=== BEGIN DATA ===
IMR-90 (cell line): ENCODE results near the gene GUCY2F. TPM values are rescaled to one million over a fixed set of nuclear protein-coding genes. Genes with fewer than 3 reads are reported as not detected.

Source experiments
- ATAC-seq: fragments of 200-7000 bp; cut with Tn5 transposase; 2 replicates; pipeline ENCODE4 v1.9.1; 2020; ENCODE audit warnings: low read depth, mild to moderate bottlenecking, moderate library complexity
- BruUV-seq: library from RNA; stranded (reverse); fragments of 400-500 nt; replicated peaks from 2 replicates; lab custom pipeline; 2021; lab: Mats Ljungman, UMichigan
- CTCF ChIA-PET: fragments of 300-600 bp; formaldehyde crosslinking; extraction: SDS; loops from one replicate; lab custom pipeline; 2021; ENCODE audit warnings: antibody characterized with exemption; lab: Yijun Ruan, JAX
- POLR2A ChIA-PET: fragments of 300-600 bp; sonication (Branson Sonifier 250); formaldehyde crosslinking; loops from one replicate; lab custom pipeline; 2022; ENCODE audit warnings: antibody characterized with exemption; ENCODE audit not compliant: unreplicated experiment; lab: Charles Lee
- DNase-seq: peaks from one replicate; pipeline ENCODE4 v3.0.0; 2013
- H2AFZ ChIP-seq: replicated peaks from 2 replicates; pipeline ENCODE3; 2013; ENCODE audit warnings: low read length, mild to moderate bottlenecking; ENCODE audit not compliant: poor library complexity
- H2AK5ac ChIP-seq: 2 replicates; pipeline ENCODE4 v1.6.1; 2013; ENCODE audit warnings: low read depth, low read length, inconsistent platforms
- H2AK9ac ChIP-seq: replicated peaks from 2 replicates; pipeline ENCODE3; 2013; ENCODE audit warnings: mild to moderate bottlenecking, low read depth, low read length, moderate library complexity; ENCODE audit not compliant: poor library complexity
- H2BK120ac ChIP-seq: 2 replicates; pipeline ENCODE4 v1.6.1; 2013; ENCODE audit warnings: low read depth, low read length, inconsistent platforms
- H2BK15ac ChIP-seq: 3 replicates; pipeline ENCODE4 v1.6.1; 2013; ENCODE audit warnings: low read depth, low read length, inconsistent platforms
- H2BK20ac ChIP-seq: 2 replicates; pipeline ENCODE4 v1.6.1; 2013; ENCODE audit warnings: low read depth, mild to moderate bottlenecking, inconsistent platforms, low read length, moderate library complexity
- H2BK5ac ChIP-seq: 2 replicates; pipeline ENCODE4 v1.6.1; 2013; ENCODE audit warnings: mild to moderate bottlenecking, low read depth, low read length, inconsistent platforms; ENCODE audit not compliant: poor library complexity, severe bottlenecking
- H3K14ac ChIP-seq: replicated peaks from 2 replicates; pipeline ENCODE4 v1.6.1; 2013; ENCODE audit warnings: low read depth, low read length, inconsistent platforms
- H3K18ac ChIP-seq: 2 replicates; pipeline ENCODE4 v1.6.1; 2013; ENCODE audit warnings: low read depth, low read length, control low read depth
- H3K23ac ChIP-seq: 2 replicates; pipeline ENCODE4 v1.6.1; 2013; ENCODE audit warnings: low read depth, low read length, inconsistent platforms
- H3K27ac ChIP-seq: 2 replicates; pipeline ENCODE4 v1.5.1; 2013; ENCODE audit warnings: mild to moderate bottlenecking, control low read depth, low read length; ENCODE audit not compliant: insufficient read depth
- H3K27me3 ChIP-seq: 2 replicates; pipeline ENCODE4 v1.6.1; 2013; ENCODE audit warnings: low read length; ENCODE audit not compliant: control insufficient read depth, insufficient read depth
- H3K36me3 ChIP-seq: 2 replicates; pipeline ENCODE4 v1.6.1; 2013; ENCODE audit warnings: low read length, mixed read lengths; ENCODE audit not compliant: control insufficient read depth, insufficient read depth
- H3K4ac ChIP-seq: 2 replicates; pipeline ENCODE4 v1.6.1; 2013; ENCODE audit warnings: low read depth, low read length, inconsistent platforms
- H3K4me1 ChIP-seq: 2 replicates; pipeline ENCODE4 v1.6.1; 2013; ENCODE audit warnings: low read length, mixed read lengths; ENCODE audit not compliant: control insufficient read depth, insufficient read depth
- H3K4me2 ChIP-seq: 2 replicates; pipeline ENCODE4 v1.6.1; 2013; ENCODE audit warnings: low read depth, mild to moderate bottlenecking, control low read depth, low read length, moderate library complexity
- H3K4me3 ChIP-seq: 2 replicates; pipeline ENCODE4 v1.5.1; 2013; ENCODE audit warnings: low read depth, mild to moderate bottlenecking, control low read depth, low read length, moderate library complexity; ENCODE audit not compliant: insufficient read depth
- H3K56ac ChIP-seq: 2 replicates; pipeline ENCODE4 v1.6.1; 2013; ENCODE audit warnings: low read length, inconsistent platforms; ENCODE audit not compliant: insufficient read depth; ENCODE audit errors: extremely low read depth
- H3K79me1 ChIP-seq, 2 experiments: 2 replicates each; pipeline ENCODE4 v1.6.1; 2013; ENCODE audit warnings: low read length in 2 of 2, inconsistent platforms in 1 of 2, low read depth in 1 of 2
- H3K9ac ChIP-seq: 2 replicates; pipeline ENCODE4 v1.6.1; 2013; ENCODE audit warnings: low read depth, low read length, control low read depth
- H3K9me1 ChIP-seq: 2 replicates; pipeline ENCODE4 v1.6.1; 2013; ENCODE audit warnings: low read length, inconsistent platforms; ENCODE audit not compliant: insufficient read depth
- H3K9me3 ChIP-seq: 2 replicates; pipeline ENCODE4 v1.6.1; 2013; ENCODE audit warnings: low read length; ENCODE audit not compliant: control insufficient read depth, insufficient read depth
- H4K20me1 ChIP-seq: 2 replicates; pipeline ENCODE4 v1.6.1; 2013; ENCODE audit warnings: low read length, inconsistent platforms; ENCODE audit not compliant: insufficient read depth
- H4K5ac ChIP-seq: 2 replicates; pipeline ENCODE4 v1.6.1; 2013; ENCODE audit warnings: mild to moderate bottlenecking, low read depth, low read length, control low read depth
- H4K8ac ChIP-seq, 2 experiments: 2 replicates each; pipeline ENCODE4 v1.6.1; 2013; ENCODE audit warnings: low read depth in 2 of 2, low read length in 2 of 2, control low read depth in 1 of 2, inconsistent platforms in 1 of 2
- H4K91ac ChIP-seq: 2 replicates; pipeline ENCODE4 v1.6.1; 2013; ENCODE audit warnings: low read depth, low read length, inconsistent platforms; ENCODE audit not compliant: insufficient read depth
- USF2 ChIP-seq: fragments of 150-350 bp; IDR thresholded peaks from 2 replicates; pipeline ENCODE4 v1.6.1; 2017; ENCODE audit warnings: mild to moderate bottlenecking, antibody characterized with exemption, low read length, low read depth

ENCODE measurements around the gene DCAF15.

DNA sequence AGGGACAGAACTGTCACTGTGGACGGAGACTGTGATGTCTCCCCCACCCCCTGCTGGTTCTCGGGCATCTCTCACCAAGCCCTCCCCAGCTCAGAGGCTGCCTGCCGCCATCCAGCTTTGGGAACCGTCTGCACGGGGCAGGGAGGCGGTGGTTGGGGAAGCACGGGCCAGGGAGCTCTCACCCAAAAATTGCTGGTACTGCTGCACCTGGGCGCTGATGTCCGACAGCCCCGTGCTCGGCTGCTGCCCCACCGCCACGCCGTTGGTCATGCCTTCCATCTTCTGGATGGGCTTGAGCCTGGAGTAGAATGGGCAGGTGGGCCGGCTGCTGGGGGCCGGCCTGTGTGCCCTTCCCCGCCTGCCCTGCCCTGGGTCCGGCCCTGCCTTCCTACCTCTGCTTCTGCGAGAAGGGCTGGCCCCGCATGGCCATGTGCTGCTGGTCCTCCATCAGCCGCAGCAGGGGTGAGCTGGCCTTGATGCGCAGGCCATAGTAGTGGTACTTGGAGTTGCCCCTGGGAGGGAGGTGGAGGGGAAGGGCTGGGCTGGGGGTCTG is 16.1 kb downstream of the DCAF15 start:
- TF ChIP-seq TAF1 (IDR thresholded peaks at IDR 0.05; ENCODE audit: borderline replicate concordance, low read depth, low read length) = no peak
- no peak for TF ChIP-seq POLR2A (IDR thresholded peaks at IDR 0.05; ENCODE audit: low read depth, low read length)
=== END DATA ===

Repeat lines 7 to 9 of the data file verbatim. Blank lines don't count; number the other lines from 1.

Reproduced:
- DNase-seq: peaks from one replicate; pipeline ENCODE4 v3.0.0; 2013
- H2AFZ ChIP-seq: replicated peaks from 2 replicates; pipeline ENCODE3; 2013; ENCODE audit warnings: low read length, mild to moderate bottlenecking; ENCODE audit not compliant: poor library complexity
- H2AK5ac ChIP-seq: 2 replicates; pipeline ENCODE4 v1.6.1; 2013; ENCODE audit warnings: low read depth, low read length, inconsistent platforms